D is for Discovery.
This section is where you would describe having an epiphany or breakthrough moment. A circumstance changed or something happened that helped you to modify your efforts and techniques. This is where you're going to reveal your product or service as the solution.
For my struggling copywriting, it was finding formulas to help guide my writing. I learned how each section was supposed to interact with the previous section as well as leading into the next section. My struggle had been eliminated, and the goal of a few thousand dollars had become possible again.
R is for Result.
This section is where you're describing what life is like AFTER your struggle has been eliminated. I find it more effective to write this section as something like 80% of the goal has been reached. Your struggle is gone, you're achieving results, but you still have just a little more EFFORT to put in, to reach your goal.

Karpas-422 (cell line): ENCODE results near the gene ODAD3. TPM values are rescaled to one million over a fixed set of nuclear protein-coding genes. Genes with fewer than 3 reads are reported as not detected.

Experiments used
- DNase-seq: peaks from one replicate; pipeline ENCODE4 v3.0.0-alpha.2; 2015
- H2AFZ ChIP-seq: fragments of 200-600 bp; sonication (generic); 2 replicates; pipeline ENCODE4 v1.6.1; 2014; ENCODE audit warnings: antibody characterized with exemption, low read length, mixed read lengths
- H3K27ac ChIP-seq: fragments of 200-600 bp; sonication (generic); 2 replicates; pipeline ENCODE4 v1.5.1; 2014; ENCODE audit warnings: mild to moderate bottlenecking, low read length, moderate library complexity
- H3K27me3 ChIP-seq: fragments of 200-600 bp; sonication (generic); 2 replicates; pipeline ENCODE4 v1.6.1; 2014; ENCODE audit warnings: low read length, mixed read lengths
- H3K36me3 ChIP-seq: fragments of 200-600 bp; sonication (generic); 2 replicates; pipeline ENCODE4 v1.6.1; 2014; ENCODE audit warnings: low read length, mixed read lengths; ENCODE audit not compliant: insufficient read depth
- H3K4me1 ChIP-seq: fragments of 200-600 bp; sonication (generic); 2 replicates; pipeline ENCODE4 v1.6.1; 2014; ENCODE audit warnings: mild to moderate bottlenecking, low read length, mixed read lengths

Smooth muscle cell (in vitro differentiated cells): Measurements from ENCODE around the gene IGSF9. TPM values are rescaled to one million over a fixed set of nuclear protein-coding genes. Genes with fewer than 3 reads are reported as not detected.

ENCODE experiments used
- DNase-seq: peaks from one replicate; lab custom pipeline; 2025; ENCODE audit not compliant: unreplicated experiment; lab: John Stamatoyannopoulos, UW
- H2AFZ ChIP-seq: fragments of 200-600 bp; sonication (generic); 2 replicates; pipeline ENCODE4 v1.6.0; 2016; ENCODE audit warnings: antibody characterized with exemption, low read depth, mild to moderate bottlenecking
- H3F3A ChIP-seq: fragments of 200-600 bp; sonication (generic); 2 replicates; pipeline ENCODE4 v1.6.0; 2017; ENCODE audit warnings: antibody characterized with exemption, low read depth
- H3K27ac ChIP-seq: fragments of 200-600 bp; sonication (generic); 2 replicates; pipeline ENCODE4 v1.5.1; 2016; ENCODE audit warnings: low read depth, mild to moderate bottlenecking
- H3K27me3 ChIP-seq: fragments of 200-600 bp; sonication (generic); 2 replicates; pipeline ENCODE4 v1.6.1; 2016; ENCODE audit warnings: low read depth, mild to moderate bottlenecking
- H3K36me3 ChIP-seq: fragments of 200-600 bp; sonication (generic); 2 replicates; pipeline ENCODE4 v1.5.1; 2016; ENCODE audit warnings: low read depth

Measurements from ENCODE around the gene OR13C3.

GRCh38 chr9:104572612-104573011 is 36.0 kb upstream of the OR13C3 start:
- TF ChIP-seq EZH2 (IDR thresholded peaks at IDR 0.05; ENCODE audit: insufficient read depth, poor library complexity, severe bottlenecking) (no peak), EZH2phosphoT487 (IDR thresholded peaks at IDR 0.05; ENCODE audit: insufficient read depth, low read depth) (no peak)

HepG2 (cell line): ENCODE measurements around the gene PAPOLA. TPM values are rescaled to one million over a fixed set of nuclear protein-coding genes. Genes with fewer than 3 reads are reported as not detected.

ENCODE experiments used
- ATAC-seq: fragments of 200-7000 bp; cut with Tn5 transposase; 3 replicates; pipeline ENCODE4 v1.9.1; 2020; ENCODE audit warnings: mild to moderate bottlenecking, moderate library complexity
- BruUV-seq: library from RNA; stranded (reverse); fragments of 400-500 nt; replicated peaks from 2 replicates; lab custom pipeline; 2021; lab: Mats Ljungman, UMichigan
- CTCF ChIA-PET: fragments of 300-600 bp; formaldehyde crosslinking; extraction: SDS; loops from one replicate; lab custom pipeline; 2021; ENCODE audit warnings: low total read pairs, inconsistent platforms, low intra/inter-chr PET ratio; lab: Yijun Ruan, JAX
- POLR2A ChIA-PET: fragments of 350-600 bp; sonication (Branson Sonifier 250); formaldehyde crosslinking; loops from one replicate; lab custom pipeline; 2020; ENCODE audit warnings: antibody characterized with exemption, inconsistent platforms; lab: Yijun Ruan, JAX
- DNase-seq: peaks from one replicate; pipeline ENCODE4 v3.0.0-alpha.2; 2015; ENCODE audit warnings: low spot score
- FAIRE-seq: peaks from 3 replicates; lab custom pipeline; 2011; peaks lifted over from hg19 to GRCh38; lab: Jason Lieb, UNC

Now that I'm no longer a struggling copywriter, I'm bringing in an extra $1,675 per month. I haven't quite brought in that extra couple thousand, but I'm close. It's helping pay those nagging bills, And my kids are happily able to continue with their after school activities. Except for Billy. He's fucking lazy. Doesn't like getting "hot." Tough luck. I need time to write, without you around you little shit.
A is for Call to Action.
Yeah, it's the 3rd word. Sue me. Up to this point, the format has helped create a believable story that your targeted audience should resonate with. The story is about someone who is similar to them, struggling similarly, who has found a solution to a same problem, and achieving good results. Once they've gotten to this point, they'll be far easier to persuade. Your solution is presented as the next step.